I love my blog, really I do. It doesn’t always love me, but that’s another story. Lately, though, there’s something in the air. Or is it the water? I haven’t felt able to post as much as usual, and that “virus” has caught other blogs as well. I’ve seen a real trend towards disgruntlement around the blogosphere. For me, part of it is I’ve taken on another job—in addition to the ones I already have—but I’m not going to say: “I don’t have as much time”… After all, we have all the time there is! 168 hours a week! One simply must prioritize how to spend those hours. High on my list are sleeping, reading, and blogging…..and, oh yeah, working. I also participate in musical and volunteer activities. I devote a number of hours per week to eating, one of my favorite things. And on. And on…

So, because I’ve taken on the new job, I’ve felt I need to a) re-vamp my priority list; and b) organize all the detritus belonging to my various activities so I can easily and instantly access each. I obtained one of those coated metal organizer cubey thingys:

I ended up with seven (!) cubes I assembled into a four-on the bottom; three on top configuration. They fit nicely against a wall of my closet. Have you ever put these cubes together? It took me two and one half hours. For all our sakes, I will not report the running dialogue I had with the cube parts. πŸ˜•

In any event, I now have a whole cube labeled “Blog/Web”. I’m so excited. There’s a notepad and pen in there. When I have an idea for a post, I can jot it down; or if there’s a book or magazine I want to blog about, I can just toss it in the cube! And it keeps the Internet stuff away from all the other projects. My life is a series of projects, as I don’t have a “real” job. πŸ™‚

Time will tell if this helps. It’s certainly better than keeping everything in floppy shopping bags, and not being able to see what’s inside. Wish me luck! four-leaf-clover-2.jpg

Picture courtesy of

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Law…and order?

Posted on March 11, 2008. Filed under: Culture, Musings, Philosophy, Spirituality |

“Every law that you have on your books today, whether it’s a religious or a secular law, has come about because you’re trying to get somebody else to do something that will make you feel better.” — Abraham

I don’t want someone to kill me, and I don’t want anyone to take my stuff. Almost all law, as I see it, is predicated upon those two premises. The first, regarding murder, can be extended to physical harm, or psychological harm as well. The second causes all sorts of interpretations, many of which stem from defining “What is my stuff?, and Who agrees with me about what my stuff is?”

stop.gif Most other laws are really agreements we make in order to move about and interact more pleasantly. A good example of these are stop lights and signs, and highway speed limits. Even these, though, are explicit in what we can’t do, rather than what we can. Street lights do tell us when we can “go” as well as when we must “stop”, but highway speed is “limited”. And we push at those limits, don’t we? I’ve even heard people say: Well, the speed limit is 45, so I drive 50.” Hungh? That is not a logical statement. In my area, penalties increase for going more than 10 miles above the speed limit. Why? Either it is a limit, or it’s not. Ticket me for going 46, and I’ll not argue. πŸ˜‰ maxmin.gif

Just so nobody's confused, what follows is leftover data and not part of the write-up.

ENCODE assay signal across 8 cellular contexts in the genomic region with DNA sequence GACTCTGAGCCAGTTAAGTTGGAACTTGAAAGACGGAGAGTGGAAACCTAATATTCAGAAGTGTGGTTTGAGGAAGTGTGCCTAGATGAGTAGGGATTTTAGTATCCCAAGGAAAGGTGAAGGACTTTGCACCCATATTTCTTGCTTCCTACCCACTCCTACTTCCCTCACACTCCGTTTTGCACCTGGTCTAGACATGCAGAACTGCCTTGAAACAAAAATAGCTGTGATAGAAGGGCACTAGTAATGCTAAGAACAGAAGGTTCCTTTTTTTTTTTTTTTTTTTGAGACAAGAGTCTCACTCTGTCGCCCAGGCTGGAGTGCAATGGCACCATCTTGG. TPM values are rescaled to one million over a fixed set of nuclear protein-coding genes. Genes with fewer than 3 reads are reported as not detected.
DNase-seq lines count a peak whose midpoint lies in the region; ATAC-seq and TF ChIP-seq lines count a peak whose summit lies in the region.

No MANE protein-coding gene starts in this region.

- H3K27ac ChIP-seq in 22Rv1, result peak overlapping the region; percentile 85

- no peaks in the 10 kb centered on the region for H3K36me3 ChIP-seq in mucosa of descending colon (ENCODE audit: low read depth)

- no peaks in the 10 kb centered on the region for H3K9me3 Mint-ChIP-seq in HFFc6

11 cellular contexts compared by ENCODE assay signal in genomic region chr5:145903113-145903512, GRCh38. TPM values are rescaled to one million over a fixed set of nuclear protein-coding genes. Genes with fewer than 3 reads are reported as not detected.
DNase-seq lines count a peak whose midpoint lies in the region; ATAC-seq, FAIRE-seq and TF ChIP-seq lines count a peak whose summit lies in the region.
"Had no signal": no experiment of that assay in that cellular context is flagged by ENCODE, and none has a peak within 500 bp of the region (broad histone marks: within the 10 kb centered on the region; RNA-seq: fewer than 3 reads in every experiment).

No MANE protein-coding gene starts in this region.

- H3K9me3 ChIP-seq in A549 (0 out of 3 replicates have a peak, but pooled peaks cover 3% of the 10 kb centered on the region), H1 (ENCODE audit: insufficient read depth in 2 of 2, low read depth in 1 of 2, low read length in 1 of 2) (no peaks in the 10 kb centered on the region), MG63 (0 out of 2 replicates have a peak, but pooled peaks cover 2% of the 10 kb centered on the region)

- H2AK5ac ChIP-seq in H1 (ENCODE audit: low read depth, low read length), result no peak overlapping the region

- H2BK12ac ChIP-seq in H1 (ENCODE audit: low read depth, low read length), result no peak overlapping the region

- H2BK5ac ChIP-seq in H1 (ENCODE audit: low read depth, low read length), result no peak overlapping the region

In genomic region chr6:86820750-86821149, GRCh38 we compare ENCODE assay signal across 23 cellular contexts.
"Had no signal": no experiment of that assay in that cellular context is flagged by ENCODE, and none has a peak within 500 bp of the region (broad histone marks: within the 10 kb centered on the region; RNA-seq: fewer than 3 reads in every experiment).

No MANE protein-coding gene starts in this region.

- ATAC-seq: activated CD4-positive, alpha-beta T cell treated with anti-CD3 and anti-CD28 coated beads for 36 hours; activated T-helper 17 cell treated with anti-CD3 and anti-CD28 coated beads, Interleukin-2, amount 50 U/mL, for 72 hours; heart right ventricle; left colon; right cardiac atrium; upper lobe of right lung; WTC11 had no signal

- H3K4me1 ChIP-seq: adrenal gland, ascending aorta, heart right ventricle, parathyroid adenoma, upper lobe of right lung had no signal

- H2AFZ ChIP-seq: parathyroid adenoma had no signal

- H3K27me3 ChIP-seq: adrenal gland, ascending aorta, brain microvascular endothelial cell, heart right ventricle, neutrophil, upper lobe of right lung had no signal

So we come to the subject of penalties. Penalties go into effect if we breach the agreements we’ve made, or those made on our “behalf” by government officials. The concept of penalty or punishment is alien to me. I don’t believe punishment is either god-given or necessary, but something we humans invented to control each other. Punishment is only meted out against a “weaker” entity–weaker either by physical strength, or because of psychological coercion. If we each mind our own business, we needn’t worry about what the “other guy” is doing. I sound a bit Libertarian, here, but I don’t just harbor this attitude from a logical or philosophical standpoint, but also a spiritual one. If I “mind my own store”, as it were, I will just naturally form around me circumstances and personnel that support my notion of a good and joyful life. This never, for me, would be enhanced by trying to convince someone of my point of view. I won’t say I never do this (try to convince someone, I mean) —sometimes it seems I can hardly help myself. But, when I do, I generally don’t feel better for it, and even if I’ve talked someone around, I don’t, ultimately, take much pleasure in that. People must be free to embrace their own guidance.


Where does that leave us with laws? I find I (technically) “obey” most of them, but that is mainly because to act in other ways–to steal from you, for instance–does not enhance my well being, and is not a way I’d want to be treated myself. That’s the ticket, really: It comes back to the golden rule. It is only fear that makes us believe that we are less powerful and valued than we truly are, and therefore must concern ourselves with creating laws to get others to do what we wish. If we’re able to just do what we wish for ourselves, and spend time every day reflecting upon how blessed we really are, then perhaps a law will be passed outlawing “laws”. πŸ˜‰

exempt.gif A lingering voice says: “But, but, but, other people don’t do that”. I know, voice. What I also know is that as long as I concern myself with what others “might” do to me, I’ll never be free. I choose freedom over law. Amen.

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Science Fiction changed my life!

Posted on March 6, 2008. Filed under: Culture, Games, Philosophy, Science |